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05-01-2018, 07:52 AM   #16
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QuoteOriginally posted by alvaro_garcia Quote
But after several hundreds os test shots with the K1 I discovered that increasing the clarity to +4 (the writing speed slows down a lot though)
Sadly, there's no such thing as a "free lunch" The clarity adjustment takes a certain amount of processing power, and the in-camera systems aren't anything like as powerful as a typical PC. What seems like a simple slider adjustment in post-processing software actually involves a lot of number crunching. Doing the adjustment in-camera is a much slower process.

QuoteOriginally posted by alvaro_garcia Quote
However I still find the greens (vegetation) and blues (skies) a bit weak in certain conditions compared to Nikon. If I increase the color saturation, the result is quite forced, for all the other colors and if I play with the hue the whole color chart "rotates" (changes) in one or other direction. I didn't know that I can set different settings for each color individually, how can I do that? (I'm going to look at the owners manual once at home, in the mean time you might help me on that).
Again, this is simply a limitation of in-camera JPEG processing... There's only so much you can do with it.

I understand your reasons for not wanting to get bogged down in post-processing, but by setting up and using one or two presets in Lightroom (or similar), you can apply these to all of your photos on import. It's perfectly realistic to have Lightroom do all the work for you, so that all you need to do is import the photos, let Lightroom do its thing, then export them into whatever end product you want (e.g. JPEG). It really needn't be a time-consuming process - in fact, if anyone spends a significant amount of time in Lightroom for each individual image, it really ought to be because they're going for wildly artistic and individual results on a per-photo basis - otherwise, there's something wrong (and/or inefficient) in their workflow...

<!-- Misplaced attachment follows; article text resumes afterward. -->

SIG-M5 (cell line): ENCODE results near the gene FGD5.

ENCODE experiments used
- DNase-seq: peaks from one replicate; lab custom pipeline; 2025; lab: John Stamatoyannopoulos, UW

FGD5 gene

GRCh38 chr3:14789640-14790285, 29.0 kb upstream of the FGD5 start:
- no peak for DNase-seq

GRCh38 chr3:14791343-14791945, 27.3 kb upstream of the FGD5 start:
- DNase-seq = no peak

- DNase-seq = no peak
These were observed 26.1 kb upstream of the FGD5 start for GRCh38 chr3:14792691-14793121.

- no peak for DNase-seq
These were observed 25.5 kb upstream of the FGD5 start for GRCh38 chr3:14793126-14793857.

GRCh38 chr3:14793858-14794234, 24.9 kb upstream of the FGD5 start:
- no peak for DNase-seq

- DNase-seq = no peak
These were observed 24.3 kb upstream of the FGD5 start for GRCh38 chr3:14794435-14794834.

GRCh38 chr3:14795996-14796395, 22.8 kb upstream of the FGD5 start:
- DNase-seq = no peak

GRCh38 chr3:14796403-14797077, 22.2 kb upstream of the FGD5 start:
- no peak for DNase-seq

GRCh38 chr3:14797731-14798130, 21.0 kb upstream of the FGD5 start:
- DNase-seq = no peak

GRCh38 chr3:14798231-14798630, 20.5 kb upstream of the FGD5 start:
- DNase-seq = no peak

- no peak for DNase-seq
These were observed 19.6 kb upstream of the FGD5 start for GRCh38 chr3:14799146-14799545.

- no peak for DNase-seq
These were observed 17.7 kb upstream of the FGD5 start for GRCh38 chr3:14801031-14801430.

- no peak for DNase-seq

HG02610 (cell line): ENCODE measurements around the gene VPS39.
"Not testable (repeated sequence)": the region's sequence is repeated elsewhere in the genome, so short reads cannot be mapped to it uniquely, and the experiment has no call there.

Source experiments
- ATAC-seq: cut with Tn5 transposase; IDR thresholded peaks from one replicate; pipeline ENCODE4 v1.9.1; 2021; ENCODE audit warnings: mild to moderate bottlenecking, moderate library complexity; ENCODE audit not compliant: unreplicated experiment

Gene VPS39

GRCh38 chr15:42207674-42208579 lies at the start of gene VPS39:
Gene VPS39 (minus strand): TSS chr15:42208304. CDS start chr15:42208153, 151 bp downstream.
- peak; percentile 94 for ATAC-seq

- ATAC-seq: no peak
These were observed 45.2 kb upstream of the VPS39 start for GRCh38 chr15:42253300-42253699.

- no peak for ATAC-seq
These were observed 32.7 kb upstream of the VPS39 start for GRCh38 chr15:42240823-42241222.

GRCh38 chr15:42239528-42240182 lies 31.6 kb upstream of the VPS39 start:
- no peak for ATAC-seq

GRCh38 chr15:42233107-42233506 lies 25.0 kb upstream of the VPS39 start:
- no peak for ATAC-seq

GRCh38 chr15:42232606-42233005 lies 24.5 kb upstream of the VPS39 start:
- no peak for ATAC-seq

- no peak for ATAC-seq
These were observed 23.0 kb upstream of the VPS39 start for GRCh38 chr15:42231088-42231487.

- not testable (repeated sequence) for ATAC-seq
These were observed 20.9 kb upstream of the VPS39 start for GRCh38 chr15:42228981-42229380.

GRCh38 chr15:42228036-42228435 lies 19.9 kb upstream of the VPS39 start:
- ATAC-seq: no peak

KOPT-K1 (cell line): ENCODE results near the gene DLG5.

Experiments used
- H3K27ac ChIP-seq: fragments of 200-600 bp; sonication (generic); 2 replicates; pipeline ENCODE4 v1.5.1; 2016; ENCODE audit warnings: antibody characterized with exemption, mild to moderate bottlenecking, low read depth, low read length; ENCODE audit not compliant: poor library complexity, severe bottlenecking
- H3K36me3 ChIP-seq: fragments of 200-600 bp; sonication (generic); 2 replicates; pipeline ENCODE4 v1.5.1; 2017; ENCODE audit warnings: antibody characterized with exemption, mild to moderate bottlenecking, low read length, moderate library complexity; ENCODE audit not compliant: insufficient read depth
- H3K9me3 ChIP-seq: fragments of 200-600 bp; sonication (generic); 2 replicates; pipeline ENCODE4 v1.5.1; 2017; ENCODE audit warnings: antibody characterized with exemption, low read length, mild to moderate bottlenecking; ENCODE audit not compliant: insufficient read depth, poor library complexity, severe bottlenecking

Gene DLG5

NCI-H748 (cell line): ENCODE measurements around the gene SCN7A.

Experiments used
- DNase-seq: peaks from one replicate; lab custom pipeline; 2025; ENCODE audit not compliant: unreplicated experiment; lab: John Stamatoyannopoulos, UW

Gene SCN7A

Last edited by BigMackCam; 05-01-2018 at 08:38 AM.
05-01-2018, 08:21 AM   #17
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QuoteOriginally posted by tax Quote
It would be good, if Ricoh provided a camera menu option in Mk II where you could just switch the accelerator unit off or bypass it when the noise reduction is not desired. Otherwise, Mk II is like a Subaru car, with a permanent four-wheel drive whether you need it or not.
Where is the amplifier that provides ISO values above base located? In the sensor, or somewhere 'downstream'?
05-01-2018, 09:22 AM - 2 Likes   #18
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I have an original K-1 and a three week old K-1 ii. My decision to upgrade the K-1 or not was going to be based on my experience with the new camera. I have shot with it a lot and have come to appreciate the dynamic pixel shift for many shots. The reported higher sensitivity is almost non-detectable for low to normal ISO. It is marginally relevant at 6400. I might occasionally use 12800 on the K-1 ii. That ISO cleans up pretty well in LR. Autofocus is marginally better for moving objects. I will probably upgrade to get Dynamic pixel shift. Great new feature.
05-01-2018, 09:28 AM   #19